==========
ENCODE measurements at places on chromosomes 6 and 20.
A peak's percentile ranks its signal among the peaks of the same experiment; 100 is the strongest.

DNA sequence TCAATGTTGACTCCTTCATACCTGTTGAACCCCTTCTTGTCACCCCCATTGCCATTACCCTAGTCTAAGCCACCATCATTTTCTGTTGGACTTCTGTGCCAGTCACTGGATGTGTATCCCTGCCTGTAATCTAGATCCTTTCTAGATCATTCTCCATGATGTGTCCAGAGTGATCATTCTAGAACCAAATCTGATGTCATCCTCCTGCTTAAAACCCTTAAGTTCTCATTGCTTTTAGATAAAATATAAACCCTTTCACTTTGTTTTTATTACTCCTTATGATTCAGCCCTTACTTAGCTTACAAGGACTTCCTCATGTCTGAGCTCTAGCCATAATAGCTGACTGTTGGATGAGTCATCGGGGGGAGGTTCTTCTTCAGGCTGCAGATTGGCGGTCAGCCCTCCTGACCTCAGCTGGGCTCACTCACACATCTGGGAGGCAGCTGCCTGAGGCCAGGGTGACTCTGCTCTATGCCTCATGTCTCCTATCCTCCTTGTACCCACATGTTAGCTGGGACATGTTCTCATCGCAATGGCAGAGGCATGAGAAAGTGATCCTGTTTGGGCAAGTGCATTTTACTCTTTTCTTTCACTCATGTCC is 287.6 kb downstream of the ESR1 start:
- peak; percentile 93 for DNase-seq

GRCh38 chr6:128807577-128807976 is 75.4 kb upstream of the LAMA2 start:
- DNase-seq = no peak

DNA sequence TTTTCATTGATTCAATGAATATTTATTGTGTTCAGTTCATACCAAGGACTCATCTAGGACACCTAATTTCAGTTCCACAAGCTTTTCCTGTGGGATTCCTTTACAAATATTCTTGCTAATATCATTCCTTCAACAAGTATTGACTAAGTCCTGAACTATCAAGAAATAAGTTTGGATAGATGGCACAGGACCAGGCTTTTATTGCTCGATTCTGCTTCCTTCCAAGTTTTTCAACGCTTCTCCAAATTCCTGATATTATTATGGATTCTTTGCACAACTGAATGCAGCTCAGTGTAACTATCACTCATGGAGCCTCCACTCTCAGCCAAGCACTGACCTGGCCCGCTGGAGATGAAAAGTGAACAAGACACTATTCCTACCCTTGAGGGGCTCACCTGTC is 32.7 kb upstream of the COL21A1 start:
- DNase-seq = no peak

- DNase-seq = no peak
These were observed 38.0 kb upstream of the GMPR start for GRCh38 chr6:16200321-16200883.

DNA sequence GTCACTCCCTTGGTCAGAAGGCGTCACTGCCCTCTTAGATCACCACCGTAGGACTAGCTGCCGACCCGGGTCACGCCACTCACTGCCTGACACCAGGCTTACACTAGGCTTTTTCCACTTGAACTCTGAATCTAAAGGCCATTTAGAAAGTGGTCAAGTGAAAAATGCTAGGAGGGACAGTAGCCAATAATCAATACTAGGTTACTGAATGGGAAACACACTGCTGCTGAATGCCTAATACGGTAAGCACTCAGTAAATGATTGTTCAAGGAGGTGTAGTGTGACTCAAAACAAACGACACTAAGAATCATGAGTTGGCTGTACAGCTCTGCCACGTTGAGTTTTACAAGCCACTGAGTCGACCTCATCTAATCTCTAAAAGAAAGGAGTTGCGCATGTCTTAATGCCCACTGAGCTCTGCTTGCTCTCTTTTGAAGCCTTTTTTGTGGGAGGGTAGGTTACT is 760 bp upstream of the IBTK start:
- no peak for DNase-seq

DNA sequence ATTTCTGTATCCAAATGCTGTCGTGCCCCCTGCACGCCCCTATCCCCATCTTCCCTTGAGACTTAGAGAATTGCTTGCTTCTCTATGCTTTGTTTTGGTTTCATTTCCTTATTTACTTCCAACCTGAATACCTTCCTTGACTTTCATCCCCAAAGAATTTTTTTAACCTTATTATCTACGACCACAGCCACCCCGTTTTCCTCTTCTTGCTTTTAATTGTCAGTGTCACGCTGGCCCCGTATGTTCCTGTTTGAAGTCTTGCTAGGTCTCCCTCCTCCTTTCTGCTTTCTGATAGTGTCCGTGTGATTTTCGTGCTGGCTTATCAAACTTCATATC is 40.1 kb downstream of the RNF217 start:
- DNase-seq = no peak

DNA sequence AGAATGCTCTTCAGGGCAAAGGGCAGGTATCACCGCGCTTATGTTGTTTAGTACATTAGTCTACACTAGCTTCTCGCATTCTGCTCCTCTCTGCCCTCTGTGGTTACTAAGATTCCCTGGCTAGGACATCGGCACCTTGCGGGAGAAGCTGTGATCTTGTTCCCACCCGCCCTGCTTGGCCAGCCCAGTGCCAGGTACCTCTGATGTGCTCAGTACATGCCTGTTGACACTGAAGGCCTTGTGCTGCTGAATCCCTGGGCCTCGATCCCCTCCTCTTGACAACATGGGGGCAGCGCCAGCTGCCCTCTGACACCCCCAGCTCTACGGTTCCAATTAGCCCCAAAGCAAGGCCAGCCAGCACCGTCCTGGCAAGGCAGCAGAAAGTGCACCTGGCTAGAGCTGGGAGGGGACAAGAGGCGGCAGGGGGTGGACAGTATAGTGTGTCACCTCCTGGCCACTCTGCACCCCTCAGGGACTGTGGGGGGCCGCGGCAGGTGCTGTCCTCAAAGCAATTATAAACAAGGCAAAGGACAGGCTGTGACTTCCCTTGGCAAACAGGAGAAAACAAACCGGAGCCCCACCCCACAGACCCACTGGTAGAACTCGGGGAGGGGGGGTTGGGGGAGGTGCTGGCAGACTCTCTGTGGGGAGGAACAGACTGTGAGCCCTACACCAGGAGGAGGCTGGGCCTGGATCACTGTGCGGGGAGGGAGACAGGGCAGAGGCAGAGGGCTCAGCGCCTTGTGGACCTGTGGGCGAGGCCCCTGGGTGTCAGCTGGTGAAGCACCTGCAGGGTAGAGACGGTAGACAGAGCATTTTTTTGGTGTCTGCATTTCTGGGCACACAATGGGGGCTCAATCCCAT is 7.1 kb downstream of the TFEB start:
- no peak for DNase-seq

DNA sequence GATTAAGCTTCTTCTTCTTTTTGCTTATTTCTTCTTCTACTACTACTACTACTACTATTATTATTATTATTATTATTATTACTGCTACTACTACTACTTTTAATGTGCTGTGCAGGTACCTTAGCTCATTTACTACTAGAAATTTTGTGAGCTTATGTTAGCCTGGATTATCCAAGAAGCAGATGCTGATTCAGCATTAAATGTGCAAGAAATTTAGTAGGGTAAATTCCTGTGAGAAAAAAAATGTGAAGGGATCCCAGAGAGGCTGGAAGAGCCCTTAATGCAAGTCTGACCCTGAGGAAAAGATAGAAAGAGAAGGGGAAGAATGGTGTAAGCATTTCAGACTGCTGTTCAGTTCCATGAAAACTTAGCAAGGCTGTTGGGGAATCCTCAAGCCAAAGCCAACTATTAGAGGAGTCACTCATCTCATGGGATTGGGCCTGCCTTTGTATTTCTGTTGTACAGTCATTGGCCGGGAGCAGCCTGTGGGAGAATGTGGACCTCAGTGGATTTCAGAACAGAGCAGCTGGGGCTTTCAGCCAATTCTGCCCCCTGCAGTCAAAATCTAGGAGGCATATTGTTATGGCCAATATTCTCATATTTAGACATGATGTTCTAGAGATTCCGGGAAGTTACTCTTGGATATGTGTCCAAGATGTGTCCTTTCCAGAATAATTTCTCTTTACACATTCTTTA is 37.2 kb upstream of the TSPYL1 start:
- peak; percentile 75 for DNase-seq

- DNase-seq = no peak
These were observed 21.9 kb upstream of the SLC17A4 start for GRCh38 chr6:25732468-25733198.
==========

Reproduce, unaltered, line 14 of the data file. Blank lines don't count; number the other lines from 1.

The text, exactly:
- DNase-seq = no peak